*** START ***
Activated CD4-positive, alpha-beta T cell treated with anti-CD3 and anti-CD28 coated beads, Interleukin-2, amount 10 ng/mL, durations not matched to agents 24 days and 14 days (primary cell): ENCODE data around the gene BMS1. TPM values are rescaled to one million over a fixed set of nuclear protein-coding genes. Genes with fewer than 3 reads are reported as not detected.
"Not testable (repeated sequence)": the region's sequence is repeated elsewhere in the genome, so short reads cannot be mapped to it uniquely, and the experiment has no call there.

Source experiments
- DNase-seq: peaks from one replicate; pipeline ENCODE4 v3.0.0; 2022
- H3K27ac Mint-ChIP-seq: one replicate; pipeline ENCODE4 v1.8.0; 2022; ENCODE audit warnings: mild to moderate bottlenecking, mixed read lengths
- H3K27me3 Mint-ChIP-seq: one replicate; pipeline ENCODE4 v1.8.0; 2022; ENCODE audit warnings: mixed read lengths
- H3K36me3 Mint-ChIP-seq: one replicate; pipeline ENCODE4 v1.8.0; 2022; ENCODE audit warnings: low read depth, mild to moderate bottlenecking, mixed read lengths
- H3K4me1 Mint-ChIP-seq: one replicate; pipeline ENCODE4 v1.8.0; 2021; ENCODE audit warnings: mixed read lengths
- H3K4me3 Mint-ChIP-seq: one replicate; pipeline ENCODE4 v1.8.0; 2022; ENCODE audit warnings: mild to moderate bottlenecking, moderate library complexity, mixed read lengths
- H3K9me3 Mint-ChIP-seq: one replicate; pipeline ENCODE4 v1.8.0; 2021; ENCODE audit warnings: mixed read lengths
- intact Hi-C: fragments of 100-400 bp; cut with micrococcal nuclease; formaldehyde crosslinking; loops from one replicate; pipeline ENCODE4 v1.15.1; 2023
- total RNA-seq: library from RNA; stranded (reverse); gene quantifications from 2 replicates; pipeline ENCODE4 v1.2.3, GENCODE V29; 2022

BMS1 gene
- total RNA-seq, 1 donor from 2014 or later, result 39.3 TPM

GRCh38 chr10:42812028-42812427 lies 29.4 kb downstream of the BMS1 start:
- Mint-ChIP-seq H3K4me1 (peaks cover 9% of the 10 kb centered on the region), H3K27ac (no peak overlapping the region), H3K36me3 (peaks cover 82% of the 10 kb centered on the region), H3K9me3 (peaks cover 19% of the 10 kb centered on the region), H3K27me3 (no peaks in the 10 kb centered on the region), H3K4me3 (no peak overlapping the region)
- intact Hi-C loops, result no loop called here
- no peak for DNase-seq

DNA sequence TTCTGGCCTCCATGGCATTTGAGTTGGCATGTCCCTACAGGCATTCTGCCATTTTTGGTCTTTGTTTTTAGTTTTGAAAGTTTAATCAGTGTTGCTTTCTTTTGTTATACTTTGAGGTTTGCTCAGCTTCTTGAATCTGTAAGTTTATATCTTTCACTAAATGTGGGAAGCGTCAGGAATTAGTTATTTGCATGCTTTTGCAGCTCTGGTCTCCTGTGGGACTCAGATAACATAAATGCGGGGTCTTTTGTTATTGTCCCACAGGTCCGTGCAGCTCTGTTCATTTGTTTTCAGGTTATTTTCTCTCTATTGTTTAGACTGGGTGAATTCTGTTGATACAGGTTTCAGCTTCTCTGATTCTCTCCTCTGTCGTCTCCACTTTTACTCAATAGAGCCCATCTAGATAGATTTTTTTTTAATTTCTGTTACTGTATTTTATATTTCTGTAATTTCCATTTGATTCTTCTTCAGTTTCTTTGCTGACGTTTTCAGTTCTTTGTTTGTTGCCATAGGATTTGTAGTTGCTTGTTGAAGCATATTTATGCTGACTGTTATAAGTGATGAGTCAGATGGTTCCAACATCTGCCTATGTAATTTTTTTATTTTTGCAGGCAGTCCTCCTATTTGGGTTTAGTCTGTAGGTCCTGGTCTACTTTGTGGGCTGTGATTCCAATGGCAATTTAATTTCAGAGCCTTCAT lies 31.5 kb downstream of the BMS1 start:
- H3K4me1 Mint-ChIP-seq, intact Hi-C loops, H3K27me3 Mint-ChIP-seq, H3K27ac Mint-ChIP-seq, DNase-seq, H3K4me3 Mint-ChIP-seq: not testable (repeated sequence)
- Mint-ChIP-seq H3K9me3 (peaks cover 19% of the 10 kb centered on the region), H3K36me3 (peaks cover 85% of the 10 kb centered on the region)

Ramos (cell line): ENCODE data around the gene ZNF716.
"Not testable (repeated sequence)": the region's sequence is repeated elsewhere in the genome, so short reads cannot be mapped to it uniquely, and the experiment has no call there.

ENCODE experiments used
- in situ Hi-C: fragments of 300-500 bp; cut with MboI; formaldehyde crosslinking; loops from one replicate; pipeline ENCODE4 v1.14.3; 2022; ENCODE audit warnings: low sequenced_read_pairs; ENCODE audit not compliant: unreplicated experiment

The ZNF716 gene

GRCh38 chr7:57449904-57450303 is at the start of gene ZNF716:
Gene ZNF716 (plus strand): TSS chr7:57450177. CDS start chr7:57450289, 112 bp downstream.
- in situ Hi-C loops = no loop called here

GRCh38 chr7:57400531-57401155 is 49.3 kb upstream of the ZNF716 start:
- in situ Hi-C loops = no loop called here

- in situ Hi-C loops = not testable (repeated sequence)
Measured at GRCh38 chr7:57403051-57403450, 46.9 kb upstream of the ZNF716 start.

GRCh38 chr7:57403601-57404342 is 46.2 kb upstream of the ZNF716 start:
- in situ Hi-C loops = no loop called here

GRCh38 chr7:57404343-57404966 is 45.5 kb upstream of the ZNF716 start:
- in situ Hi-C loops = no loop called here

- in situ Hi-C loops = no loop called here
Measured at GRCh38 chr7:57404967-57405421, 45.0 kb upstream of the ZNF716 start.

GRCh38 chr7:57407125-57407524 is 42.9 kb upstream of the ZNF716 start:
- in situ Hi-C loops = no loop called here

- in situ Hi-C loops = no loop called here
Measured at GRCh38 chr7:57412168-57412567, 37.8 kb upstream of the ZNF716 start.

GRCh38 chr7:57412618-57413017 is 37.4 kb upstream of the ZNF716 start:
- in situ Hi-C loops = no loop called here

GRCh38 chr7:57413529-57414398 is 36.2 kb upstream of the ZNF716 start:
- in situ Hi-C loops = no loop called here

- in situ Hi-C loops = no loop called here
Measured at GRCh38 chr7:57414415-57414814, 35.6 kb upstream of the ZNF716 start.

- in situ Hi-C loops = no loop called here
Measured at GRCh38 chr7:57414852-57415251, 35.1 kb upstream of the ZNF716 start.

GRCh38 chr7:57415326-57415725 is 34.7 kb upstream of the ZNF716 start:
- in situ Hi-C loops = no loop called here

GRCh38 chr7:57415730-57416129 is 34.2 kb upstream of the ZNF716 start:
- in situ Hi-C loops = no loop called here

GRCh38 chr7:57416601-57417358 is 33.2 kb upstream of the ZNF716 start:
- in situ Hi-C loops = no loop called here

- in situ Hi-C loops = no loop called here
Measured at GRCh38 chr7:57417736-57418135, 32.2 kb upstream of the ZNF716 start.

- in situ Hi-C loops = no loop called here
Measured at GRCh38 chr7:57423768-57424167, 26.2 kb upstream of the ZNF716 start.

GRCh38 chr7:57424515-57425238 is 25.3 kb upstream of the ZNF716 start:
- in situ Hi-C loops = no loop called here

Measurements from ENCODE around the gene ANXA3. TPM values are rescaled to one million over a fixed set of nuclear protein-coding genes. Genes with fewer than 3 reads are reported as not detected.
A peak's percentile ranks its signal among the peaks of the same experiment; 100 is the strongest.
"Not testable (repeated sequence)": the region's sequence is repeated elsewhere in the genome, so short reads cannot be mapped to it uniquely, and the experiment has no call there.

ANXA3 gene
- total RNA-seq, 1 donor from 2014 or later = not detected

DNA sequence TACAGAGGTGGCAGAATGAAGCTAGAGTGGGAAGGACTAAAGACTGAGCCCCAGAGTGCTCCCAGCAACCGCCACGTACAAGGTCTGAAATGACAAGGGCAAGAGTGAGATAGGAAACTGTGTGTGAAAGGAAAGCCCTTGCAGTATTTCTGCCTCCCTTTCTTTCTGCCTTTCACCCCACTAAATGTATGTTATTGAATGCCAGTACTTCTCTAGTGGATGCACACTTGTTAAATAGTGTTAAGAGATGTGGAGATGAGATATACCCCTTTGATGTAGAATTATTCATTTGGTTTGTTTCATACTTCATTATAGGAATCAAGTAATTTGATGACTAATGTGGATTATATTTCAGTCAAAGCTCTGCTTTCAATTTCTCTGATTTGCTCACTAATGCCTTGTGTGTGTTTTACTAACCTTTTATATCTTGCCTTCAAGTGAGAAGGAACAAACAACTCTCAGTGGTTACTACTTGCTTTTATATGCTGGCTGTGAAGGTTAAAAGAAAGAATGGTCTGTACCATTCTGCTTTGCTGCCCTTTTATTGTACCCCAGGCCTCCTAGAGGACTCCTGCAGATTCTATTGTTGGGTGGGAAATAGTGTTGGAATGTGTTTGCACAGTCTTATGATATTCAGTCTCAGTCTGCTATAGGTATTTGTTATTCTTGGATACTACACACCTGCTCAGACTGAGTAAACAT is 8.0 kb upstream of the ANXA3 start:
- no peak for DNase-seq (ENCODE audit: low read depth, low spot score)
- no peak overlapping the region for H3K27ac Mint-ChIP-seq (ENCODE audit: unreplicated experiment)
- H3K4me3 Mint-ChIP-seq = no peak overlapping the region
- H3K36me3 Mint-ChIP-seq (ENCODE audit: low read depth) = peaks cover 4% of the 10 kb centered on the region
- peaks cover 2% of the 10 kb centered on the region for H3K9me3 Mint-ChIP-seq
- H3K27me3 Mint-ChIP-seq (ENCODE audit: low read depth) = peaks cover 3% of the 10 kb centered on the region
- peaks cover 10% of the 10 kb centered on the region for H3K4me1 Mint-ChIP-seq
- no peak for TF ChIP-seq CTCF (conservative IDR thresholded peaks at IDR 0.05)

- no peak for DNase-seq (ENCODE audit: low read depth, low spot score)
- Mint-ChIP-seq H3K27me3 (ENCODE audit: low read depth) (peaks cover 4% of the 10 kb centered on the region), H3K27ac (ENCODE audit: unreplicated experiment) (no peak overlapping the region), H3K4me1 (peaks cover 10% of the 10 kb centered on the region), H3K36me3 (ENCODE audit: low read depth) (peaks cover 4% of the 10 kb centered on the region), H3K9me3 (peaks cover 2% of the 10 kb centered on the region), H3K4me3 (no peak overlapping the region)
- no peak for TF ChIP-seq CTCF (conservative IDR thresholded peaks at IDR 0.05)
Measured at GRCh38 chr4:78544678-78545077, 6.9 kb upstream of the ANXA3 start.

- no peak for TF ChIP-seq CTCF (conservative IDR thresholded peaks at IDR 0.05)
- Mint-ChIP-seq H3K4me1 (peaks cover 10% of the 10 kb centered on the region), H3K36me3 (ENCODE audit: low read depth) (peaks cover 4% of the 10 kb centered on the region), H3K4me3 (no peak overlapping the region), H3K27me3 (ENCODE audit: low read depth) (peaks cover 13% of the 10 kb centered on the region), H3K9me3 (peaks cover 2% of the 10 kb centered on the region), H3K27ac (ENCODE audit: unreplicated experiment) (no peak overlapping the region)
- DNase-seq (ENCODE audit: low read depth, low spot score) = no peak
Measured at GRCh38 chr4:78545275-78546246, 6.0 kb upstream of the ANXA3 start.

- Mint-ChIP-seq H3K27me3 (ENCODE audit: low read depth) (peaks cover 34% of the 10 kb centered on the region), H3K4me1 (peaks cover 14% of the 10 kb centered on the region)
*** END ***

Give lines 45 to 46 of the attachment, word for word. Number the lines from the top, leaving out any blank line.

- in situ Hi-C loops = no loop called here

GRCh38 chr7:57413529-57414398 is 36.2 kb upstream of the ZNF716 start: